‘The View’ Hosts Blatantly Lie, Falsely Accuse Don Jr. Of Crime In Wild Segment

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Virginia Kruta Associate Editor
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Several segments of ABC’s “The View” went off the rails as several hosts leveled lies and false accusations at guest Donald Trump Jr.

Trump Jr., who was promoting his new book “Triggered,” made Thursday’s appearance alongside girlfriend Kimberly Guilfoyle. Over the course of several heated segments, he endured blatant falsehoods from Whoopi Goldberg and Joy Behar and at least one false accusation from Sunny Hostin.

Joy Behar claims she never wore blackface.

But Behar admitted to wearing makeup that was “darker than my skin” for a Halloween costume years ago.

Whoopi Goldberg says they didn’t discuss impeachment the morning after President Donald Trump won the 2016 election.

But video from November 9, 2016 — just hours after the last votes came in and election results went public — it was Goldberg herself who floated impeachment as a possible recourse. “We can kick his ass out. You know, there is such a thing called impeachment,” she said.

Sunny Hostin claims Trump Jr. committed a federal crime when he named the whistleblower.

“I’m a former prosecutor,” Hostin said to Guilfoyle. “Did you advise your boyfriend that it is a federal crime to out a whistle-blower?”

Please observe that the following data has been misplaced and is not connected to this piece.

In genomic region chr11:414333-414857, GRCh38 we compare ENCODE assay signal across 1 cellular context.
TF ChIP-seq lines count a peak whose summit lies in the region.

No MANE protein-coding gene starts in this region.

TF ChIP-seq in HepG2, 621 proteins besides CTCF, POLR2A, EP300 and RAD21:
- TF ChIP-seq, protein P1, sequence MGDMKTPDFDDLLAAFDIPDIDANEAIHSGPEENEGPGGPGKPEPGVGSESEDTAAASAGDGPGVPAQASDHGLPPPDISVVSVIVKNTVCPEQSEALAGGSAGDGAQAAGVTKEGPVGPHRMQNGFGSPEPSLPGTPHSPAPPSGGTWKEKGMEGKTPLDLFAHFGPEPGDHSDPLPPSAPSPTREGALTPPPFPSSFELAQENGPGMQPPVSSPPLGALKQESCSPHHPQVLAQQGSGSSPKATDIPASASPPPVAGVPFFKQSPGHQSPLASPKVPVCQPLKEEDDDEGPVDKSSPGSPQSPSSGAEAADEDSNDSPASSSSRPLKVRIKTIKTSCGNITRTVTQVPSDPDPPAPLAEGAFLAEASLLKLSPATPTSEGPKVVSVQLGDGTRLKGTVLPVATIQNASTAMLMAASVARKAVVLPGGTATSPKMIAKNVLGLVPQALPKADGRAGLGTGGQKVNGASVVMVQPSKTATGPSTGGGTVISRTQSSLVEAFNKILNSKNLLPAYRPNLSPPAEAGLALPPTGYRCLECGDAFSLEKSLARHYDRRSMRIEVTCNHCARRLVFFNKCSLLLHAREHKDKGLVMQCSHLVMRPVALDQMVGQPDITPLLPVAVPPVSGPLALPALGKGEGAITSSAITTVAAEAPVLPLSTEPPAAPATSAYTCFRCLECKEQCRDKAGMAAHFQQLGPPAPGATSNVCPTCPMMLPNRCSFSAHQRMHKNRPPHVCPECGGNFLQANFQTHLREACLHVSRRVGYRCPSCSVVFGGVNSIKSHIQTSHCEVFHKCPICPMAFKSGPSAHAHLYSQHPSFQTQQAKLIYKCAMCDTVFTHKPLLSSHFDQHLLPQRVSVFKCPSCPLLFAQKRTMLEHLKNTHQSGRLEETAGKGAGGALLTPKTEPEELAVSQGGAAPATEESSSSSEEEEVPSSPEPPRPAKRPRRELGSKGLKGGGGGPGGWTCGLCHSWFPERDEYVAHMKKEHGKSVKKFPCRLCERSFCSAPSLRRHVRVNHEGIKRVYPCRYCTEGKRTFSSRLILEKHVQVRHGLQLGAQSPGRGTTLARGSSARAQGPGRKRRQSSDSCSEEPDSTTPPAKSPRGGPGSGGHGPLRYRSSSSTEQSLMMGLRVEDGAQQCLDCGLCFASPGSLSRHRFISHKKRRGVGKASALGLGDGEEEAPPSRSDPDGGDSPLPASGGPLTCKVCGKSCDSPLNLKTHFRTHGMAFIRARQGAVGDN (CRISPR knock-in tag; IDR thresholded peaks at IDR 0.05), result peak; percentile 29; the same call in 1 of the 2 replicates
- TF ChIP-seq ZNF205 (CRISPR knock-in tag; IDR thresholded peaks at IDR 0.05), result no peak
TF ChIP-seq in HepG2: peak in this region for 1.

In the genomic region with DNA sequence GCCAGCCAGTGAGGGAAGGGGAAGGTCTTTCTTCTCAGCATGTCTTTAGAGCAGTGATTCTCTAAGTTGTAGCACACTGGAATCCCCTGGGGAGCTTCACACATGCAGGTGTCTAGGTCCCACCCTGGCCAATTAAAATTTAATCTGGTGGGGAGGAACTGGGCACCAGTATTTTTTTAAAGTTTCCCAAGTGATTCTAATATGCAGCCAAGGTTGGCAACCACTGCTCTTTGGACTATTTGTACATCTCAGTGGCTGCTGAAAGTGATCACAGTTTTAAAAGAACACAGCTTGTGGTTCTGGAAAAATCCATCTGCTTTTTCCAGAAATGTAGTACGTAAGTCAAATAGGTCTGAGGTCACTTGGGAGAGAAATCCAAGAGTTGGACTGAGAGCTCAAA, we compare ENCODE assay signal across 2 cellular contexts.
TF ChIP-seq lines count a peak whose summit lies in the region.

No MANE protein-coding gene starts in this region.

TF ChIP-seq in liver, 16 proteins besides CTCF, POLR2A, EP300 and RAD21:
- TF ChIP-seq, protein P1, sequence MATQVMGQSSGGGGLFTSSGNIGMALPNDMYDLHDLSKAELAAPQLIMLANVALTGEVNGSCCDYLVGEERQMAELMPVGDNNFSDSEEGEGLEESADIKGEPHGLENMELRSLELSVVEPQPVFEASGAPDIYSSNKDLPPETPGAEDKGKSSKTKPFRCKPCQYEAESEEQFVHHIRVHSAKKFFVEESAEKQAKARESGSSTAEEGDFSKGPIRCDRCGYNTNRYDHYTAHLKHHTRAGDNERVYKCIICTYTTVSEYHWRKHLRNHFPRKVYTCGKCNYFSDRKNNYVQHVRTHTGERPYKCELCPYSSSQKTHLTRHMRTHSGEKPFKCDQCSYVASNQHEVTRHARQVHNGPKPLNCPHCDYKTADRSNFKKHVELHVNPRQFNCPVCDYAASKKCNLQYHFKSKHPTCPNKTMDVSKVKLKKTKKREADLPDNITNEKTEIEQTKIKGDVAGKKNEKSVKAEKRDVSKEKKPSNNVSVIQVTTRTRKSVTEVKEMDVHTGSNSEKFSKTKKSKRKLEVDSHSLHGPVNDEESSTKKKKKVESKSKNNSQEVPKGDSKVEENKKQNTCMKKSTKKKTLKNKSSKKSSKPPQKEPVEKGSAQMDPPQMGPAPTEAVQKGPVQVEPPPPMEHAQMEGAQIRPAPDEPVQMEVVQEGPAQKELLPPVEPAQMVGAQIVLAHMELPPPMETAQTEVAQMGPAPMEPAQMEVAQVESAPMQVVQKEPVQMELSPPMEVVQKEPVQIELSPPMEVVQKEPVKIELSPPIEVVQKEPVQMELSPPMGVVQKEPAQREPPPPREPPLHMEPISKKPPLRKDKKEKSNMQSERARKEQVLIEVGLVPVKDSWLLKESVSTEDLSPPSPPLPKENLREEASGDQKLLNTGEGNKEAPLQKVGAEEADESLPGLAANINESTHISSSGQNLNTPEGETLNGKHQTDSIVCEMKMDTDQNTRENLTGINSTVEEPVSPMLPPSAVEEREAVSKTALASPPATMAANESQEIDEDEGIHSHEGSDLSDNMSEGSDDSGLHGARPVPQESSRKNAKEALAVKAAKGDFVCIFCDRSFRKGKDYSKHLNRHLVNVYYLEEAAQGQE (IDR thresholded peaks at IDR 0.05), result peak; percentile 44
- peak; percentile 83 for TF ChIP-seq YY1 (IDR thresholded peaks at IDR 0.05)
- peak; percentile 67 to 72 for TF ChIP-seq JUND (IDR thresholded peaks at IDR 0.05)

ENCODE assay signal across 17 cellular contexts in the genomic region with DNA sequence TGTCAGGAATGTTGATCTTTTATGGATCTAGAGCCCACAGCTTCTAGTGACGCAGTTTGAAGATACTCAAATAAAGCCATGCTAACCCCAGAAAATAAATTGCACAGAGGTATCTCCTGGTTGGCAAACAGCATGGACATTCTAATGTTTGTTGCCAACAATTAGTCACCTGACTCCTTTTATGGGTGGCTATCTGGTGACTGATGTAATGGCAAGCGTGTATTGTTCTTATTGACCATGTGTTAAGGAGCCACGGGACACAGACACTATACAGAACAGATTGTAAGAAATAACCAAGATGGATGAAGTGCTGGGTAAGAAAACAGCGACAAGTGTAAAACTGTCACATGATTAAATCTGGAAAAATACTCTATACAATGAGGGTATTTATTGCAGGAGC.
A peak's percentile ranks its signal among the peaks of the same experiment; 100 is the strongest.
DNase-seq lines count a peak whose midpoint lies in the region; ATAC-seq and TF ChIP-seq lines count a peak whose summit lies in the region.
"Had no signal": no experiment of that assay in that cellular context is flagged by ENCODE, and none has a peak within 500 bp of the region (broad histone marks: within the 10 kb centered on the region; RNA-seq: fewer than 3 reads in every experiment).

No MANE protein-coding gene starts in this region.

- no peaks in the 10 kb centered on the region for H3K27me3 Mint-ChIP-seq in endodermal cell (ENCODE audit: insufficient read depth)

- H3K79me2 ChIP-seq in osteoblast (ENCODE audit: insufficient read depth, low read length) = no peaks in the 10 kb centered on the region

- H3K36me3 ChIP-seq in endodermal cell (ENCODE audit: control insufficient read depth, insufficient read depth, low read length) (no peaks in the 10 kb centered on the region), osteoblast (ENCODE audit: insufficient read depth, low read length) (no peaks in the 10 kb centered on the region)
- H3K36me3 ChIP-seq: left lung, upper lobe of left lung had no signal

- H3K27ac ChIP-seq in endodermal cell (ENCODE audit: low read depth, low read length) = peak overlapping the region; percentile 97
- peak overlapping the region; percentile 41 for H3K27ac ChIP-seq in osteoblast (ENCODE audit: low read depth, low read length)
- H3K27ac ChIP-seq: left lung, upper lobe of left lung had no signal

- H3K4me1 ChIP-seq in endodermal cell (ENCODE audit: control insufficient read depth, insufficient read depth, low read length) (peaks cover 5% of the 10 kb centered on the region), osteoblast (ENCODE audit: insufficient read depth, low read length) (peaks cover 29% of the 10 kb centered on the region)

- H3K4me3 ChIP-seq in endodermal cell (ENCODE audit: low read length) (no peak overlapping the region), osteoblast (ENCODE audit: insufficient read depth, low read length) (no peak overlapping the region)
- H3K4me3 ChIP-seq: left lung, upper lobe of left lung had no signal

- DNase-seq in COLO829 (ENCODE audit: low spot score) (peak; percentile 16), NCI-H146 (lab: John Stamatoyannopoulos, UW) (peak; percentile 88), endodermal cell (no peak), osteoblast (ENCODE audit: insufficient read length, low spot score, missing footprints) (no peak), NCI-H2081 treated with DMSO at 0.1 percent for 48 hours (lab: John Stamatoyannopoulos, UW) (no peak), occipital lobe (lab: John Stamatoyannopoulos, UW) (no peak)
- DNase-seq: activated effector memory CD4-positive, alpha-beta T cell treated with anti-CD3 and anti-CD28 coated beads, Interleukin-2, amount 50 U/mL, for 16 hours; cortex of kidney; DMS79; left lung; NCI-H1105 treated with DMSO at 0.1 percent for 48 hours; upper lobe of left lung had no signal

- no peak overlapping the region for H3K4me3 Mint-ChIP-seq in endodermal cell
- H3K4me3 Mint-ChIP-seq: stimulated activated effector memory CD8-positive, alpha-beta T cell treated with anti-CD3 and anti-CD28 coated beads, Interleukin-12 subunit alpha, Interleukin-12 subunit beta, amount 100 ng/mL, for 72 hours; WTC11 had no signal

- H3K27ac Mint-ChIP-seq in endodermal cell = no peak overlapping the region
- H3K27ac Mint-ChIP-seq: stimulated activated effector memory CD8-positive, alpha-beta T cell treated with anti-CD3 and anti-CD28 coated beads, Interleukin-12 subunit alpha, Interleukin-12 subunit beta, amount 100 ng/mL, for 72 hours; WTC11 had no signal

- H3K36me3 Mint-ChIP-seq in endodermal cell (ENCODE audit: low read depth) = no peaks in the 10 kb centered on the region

“I didn’t advise him it’s a federal crime,” Guilfoyle responded. “I said, ‘I left you alone for ten minutes. What happened?'”

“It’s only a federal crime for the IG to do it,” Trump Jr. protested. (RELATED: Trump Jr. Promotes Book On ‘The View’ — Hosts Only Mention It To Accuse Him Of Trading On Presidency)

“That’s a lie. That’s not true,” Hostin insisted, claiming that it was a crime under U.S. Code Section 1505.

“It’s not accurate,” Trump Jr. pushed back.

“My law degree says it is, but nevertheless —”Hostin trailed off.

But a number of experts disagreed with Hostin. Dan Meyer, former executive director of the intelligence community whistleblower program, told NPR, “There is no overarching protection for the identity of the whistleblower under federal law. Congress has never provided that protection.”

Additionally, the law Hostin cited had nothing to do with whistleblower protections, but rather addressed “Obstruction of proceedings before departments, agencies, and committees.” The Whistleblower Protection Act of 1989 is actually covered under 5 U.S. Code 2302 and the Intelligence Community Whistleblower Protection Act of 1998.